Plutarch’s Lives are considered the authority on ancient biographies; I have no clue where the guy got his information, but his pieces are thorough and take a deep look into the people he writes about.
I reference his Cato the Younger in chapter 9 (and have talked about it a little in my section here on Plato), when Jason is reading Plato’s Crito. In Cato, we learn that the politician, one of the ones that not only opposed Julius Caesar’s ascension to the crown but rallied an army against him, read through the dialogue three times before killing himself.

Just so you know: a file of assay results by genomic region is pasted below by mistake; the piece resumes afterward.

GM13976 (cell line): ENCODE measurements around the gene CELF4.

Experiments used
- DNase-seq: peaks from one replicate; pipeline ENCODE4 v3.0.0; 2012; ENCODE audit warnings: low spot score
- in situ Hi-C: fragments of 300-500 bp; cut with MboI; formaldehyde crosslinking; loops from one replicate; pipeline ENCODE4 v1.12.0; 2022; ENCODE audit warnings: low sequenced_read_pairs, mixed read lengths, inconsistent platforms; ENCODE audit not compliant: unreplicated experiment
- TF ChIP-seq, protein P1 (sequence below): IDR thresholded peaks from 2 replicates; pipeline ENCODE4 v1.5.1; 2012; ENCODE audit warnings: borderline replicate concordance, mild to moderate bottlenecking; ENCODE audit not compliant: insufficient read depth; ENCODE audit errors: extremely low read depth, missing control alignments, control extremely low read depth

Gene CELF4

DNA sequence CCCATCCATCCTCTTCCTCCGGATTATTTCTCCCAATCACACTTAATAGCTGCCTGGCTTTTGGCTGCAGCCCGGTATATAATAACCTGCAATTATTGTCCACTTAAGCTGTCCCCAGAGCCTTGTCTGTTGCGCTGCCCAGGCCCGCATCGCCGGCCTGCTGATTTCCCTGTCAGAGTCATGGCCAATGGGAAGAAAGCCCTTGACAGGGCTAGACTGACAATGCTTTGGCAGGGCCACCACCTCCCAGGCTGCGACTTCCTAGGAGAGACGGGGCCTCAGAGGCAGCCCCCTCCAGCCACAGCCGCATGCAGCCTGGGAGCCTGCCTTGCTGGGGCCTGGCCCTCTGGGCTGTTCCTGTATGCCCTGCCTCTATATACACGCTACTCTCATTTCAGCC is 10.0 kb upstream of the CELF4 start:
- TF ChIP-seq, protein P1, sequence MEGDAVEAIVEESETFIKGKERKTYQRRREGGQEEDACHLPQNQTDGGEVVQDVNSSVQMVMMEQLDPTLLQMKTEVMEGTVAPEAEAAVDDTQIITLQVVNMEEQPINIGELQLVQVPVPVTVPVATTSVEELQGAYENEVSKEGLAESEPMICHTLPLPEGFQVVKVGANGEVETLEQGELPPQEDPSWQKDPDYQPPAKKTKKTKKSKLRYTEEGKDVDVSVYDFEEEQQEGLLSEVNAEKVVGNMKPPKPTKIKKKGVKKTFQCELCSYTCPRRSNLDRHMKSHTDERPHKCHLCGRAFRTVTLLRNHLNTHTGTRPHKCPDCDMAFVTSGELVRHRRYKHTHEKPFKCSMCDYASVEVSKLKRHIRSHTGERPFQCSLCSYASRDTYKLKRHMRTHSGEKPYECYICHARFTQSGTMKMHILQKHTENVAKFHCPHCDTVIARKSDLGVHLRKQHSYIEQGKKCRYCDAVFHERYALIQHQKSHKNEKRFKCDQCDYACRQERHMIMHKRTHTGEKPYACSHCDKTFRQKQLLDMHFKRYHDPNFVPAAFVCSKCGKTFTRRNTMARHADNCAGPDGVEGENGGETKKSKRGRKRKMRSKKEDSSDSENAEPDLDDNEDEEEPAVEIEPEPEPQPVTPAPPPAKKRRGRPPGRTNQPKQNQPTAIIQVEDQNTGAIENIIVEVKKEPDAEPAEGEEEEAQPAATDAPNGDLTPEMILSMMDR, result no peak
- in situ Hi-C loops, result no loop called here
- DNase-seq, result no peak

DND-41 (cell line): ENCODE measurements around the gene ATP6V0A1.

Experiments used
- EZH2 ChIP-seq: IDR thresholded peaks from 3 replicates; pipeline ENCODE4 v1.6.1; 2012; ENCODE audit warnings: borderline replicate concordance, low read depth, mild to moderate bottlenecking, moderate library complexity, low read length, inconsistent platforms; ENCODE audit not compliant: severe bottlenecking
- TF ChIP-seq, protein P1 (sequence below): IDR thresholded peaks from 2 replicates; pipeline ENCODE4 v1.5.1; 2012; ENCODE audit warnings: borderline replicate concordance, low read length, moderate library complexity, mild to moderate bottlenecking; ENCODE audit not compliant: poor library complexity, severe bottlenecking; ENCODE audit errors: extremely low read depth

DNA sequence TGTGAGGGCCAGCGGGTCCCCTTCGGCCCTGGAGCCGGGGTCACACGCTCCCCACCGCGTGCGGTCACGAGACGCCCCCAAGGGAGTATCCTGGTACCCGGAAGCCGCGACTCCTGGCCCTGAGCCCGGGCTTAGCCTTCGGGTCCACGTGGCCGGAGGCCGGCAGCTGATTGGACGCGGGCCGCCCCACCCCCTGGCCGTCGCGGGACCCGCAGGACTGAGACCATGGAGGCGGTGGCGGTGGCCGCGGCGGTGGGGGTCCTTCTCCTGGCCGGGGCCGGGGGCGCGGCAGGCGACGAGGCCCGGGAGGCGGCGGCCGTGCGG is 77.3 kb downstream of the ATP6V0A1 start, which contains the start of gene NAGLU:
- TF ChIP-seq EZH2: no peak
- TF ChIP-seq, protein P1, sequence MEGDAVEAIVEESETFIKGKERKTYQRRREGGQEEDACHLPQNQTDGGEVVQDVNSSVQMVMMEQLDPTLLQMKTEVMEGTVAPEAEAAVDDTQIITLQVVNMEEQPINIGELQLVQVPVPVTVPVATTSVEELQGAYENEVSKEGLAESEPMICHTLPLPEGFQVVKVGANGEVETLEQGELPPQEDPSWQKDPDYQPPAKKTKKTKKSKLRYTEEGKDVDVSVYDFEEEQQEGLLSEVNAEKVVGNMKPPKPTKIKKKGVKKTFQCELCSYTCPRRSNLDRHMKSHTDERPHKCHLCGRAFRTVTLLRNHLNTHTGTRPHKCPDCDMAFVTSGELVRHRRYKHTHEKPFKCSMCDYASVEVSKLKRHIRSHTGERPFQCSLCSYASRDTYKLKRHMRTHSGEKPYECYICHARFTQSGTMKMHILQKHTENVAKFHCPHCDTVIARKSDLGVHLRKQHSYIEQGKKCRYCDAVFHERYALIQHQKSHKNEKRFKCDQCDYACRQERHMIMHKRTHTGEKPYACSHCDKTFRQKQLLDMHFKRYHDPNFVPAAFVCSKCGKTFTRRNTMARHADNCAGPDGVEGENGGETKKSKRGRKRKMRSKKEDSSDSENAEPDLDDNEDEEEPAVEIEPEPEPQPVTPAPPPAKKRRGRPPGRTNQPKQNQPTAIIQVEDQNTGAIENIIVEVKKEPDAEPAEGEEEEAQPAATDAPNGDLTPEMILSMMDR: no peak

Now, this seems as good a time as any to highlight a little historical tidbit about suicide. I remember the first time I read stuff about Romans falling on their swords I was pretty cynical about it. It seemed like a copout, and I was totally against suicide in general. Then someone told me something that made it not so simple, morally speaking.
According to Roman law, if someone like Cato were captured and executed, then his family would lose all their holdings in Rome. But if he died, they retained their wealth. So rather than subject their families to this, when someone saw the enemy closing in and knew there was no escape, they killed themselves. It was actually the altruistic thing to do, and it’s what Cato did when he saw there would be no getting away from Caesar’s armies.
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